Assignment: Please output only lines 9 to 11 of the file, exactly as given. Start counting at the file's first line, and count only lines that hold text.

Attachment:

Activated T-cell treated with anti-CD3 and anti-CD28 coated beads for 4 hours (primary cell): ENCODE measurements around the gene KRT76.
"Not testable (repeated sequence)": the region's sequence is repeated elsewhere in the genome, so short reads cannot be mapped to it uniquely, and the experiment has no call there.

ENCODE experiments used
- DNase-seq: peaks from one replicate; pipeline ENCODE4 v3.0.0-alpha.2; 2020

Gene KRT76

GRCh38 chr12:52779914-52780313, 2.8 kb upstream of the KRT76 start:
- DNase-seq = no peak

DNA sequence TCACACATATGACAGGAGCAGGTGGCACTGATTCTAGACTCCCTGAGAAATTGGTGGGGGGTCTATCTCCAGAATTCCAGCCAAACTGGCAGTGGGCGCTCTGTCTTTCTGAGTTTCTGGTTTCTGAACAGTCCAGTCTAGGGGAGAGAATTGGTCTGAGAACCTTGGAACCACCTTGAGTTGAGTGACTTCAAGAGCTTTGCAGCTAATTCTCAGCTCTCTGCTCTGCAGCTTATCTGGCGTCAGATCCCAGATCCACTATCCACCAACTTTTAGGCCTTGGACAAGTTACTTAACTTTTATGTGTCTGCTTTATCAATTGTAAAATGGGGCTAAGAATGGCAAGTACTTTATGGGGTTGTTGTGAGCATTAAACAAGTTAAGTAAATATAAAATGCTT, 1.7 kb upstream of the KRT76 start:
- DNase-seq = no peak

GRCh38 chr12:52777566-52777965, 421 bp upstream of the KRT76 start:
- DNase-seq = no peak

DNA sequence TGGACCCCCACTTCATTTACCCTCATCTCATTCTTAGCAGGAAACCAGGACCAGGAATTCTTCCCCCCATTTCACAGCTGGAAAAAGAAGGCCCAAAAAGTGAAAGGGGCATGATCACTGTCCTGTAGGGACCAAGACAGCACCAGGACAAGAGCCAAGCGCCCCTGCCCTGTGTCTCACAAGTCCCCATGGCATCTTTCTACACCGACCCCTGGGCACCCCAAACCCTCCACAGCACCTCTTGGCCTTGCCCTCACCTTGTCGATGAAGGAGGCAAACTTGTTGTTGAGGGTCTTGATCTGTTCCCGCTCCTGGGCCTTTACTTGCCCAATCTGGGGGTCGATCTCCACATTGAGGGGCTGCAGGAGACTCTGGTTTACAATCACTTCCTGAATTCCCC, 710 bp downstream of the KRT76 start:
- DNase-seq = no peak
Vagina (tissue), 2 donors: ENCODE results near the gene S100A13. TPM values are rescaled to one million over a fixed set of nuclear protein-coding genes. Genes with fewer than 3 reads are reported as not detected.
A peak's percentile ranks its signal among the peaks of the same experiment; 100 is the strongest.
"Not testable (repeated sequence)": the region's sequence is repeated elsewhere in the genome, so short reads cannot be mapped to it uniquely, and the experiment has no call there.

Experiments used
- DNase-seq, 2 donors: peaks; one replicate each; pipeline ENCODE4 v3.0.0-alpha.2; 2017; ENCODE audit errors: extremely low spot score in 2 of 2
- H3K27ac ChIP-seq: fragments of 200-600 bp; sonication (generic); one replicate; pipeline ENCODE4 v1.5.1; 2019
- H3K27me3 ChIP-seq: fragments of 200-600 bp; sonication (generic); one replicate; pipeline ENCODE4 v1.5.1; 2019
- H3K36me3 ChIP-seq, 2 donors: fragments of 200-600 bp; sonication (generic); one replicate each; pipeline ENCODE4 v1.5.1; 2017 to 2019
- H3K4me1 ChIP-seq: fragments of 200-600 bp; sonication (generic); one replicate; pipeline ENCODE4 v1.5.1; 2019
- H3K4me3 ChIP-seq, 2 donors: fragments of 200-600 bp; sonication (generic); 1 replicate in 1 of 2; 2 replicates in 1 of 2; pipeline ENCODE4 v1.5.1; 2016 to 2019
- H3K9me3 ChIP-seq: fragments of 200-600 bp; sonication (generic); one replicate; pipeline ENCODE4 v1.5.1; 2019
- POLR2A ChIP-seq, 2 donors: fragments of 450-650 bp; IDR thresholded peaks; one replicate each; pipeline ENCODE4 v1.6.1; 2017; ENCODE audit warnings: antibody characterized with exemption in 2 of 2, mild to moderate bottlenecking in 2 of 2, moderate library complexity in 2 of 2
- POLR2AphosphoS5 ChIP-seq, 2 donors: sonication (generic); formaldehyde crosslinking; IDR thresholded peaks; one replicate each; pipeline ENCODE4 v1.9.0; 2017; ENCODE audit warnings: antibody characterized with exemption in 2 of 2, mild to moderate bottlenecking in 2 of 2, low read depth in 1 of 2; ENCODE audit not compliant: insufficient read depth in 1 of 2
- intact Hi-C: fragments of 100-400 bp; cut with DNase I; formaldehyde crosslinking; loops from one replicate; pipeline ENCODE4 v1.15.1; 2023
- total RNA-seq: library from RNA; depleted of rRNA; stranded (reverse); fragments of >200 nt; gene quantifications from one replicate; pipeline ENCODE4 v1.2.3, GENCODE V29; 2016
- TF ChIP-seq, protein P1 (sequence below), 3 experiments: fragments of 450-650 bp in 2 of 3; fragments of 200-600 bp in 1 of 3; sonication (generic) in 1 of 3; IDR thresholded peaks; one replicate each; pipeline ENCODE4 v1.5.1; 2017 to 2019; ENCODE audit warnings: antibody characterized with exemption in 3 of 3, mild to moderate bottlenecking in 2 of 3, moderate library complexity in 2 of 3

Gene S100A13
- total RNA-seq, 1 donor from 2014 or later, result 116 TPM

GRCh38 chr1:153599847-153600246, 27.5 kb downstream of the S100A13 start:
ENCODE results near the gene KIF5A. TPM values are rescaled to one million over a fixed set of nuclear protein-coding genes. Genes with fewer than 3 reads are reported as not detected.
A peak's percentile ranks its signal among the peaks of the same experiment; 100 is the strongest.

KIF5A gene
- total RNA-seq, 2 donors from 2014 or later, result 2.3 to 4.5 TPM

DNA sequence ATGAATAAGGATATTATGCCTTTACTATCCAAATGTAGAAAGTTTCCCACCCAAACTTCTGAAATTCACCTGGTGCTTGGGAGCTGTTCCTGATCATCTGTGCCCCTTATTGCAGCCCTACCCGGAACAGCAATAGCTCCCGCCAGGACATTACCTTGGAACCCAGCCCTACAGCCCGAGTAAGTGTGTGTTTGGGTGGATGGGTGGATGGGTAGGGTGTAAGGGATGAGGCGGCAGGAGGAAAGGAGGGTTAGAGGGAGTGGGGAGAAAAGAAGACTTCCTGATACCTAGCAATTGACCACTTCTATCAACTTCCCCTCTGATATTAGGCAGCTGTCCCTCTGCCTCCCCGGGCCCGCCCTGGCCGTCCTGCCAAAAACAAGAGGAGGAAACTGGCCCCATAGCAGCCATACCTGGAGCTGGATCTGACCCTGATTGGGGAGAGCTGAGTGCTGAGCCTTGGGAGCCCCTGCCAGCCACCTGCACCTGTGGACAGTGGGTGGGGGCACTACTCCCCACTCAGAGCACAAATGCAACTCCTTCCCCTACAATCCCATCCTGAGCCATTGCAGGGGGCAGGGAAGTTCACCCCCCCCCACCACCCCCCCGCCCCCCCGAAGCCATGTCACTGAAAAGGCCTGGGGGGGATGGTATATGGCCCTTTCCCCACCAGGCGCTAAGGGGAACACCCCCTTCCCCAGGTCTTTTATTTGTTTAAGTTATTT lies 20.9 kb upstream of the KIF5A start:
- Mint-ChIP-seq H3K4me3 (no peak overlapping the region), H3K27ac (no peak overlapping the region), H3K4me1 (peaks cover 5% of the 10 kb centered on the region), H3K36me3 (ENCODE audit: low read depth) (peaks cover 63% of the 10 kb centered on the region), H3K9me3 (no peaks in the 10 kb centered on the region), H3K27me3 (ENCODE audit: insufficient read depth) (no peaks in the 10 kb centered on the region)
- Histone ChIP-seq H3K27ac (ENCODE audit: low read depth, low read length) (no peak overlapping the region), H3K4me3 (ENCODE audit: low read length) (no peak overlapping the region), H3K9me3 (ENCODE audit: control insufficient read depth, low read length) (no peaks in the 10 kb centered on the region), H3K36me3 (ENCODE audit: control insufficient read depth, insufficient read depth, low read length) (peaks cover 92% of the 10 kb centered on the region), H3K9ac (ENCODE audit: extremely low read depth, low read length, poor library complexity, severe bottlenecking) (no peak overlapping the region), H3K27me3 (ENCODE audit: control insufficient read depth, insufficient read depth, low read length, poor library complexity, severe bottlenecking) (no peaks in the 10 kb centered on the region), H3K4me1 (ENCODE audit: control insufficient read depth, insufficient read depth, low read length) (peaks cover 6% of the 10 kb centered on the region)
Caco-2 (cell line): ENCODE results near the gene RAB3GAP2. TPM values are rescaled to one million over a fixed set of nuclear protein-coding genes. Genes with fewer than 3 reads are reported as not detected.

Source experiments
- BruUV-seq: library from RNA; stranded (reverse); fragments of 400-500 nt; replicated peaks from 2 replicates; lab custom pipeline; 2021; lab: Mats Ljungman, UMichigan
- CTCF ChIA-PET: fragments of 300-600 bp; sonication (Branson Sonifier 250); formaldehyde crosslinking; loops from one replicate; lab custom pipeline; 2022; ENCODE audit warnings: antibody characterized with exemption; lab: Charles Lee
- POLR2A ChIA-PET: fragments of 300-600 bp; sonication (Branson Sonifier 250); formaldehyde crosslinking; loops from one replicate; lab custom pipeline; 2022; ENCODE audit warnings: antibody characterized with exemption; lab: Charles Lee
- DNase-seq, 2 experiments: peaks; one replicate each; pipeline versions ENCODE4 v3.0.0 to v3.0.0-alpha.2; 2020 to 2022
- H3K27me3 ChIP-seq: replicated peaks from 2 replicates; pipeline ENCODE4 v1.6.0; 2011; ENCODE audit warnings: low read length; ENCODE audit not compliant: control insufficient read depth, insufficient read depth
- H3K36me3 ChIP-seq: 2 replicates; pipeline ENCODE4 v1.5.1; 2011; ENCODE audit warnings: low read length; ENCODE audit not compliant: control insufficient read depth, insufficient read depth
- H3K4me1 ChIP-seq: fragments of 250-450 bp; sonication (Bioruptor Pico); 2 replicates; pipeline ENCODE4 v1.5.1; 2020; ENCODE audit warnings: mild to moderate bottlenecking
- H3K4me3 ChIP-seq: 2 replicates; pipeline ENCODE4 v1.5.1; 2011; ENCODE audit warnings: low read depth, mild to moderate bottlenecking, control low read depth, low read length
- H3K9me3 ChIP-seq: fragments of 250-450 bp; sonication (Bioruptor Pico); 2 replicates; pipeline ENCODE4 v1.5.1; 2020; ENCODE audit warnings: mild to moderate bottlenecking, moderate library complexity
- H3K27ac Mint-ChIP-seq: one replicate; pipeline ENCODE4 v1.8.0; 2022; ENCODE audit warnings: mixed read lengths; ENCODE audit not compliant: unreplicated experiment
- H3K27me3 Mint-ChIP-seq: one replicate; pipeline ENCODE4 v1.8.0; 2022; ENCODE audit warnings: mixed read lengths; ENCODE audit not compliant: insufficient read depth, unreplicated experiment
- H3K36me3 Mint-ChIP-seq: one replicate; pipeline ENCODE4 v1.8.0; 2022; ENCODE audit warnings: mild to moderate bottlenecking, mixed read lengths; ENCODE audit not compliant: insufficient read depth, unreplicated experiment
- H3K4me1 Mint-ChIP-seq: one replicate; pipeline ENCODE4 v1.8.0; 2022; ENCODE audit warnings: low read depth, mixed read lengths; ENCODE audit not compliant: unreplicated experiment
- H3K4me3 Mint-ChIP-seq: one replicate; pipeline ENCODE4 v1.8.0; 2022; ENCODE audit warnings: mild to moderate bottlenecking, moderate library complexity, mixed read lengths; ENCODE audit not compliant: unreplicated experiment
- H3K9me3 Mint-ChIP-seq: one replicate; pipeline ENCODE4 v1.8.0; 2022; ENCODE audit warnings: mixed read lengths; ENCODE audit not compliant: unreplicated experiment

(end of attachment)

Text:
- DNase-seq = no peak

GRCh38 chr12:52777566-52777965, 421 bp upstream of the KRT76 start:
- DNase-seq = no peak